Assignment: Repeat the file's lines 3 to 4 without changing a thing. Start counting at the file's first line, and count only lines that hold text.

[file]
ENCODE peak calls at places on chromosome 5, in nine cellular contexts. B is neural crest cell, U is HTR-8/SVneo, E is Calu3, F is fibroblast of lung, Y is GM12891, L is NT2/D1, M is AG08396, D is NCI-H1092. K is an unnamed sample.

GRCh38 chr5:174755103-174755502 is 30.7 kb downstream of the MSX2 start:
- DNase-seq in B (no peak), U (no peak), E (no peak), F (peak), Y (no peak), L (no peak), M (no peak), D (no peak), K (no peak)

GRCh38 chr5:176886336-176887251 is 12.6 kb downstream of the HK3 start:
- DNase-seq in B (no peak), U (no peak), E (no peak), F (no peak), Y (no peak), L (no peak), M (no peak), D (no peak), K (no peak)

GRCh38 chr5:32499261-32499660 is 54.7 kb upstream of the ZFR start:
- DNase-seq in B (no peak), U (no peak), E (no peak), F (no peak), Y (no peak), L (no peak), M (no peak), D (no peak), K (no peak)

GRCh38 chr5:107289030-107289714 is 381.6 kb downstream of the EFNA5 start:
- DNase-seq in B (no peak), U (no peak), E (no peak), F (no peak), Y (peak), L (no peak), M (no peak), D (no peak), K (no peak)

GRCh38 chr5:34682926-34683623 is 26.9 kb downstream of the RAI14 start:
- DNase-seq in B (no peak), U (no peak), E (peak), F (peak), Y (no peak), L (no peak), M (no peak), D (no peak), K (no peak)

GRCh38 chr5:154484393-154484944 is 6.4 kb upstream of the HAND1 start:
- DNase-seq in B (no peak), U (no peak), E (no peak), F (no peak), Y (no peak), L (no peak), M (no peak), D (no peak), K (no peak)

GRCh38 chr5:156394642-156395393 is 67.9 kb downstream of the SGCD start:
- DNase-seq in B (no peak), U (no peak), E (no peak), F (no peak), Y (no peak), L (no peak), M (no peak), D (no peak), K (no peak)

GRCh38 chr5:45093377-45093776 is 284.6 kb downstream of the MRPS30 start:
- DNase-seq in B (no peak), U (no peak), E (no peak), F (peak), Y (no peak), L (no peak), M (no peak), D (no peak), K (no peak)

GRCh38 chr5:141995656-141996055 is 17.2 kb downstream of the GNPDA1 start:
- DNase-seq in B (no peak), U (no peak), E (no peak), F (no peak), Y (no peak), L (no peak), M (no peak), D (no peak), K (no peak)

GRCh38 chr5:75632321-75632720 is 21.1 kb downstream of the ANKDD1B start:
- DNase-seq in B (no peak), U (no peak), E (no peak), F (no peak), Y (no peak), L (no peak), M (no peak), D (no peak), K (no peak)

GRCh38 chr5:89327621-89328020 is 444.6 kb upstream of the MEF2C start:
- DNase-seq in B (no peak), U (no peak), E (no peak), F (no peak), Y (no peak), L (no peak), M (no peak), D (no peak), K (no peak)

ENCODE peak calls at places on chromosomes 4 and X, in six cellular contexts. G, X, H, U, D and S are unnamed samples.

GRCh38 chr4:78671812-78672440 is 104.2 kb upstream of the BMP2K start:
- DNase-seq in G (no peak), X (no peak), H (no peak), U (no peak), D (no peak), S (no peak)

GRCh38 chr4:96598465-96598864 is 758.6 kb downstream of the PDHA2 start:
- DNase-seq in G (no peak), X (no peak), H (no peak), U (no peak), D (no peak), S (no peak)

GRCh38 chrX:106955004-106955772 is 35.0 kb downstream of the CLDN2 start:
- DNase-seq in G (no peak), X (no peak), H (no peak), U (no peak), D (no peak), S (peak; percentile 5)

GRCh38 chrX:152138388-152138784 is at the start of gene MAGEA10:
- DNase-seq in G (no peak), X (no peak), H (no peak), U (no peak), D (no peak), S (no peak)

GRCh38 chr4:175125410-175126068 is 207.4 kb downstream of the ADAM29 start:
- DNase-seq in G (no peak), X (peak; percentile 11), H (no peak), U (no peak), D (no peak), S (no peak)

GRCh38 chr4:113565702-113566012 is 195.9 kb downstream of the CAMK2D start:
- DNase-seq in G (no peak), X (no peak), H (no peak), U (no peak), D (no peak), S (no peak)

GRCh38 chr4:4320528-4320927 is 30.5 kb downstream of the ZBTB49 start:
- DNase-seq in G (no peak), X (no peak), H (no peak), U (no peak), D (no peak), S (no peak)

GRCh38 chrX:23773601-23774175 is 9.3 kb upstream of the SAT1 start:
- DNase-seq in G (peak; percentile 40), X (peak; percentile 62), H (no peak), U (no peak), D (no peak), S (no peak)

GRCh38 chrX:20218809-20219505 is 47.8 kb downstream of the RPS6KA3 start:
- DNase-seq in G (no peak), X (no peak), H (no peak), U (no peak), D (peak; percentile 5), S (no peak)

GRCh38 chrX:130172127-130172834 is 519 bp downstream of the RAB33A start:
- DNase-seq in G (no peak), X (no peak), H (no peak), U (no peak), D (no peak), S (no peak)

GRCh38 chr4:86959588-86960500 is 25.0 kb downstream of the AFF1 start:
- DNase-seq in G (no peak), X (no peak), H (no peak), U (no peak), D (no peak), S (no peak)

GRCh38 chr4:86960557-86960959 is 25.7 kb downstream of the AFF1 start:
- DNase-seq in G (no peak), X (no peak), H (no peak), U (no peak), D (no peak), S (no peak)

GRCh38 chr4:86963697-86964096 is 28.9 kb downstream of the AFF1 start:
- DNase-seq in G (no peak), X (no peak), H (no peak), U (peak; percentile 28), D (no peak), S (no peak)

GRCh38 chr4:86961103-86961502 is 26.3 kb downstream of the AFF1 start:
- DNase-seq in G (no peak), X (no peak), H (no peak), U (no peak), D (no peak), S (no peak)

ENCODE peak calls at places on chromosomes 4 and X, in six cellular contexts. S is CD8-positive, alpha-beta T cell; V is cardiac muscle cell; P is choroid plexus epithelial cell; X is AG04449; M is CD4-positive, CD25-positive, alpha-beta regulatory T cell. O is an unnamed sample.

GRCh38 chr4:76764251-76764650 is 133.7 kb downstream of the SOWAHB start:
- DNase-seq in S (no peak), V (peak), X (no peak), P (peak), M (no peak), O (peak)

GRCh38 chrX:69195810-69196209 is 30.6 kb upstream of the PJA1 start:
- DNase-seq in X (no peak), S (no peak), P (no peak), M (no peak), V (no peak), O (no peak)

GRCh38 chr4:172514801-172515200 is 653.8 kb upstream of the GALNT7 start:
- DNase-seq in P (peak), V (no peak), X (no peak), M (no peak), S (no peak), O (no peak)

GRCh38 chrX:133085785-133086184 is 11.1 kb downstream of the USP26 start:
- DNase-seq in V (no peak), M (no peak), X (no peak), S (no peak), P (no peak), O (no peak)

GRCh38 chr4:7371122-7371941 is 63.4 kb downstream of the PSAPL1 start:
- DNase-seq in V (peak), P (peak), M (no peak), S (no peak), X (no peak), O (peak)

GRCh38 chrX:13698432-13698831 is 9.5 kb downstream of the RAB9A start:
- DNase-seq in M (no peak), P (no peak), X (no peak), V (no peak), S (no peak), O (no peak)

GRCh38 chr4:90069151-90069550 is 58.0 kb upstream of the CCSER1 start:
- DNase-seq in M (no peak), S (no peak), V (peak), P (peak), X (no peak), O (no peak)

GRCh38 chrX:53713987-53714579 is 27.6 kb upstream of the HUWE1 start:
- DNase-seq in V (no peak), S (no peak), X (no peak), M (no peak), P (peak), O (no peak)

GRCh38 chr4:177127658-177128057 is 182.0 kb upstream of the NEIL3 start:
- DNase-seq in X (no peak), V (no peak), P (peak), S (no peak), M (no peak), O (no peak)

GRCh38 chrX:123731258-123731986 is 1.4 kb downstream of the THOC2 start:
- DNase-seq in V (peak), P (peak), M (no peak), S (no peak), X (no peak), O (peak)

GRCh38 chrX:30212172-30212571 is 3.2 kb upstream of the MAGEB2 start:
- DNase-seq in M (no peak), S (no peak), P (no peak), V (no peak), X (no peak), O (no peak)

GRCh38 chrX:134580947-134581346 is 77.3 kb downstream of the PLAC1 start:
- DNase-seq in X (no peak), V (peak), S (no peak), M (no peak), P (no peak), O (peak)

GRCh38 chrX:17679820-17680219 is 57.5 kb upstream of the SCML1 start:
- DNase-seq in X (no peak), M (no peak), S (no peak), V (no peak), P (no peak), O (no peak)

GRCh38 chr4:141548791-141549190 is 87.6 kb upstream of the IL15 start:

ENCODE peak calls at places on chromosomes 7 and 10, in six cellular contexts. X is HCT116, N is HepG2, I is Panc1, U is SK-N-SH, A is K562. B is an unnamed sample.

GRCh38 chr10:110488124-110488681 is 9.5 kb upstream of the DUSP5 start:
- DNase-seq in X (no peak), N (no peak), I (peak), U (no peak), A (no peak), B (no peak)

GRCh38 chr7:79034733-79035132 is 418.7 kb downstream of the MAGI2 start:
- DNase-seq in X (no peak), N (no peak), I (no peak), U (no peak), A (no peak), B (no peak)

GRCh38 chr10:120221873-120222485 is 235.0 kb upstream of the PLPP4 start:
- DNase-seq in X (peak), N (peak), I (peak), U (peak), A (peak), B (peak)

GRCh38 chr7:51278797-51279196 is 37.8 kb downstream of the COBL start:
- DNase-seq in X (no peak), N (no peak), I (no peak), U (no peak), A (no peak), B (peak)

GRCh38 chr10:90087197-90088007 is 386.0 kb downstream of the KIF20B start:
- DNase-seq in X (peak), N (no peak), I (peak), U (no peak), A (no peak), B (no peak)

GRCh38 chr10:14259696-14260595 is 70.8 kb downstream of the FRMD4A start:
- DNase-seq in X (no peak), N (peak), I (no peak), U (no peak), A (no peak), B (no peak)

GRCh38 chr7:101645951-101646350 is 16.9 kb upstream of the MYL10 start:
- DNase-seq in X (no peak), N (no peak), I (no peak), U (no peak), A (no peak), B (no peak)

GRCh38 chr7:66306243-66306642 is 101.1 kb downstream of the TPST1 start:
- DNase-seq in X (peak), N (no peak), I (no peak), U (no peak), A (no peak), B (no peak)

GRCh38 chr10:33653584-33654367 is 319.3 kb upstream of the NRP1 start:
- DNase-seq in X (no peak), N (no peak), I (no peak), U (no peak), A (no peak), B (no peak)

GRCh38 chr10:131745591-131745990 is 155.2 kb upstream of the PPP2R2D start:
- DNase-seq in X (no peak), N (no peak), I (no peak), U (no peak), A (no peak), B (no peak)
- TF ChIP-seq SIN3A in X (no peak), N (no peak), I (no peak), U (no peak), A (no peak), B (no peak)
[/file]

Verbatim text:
- DNase-seq in B (no peak), U (no peak), E (no peak), F (peak), Y (no peak), L (no peak), M (no peak), D (no peak), K (no peak)

GRCh38 chr5:176886336-176887251 is 12.6 kb downstream of the HK3 start: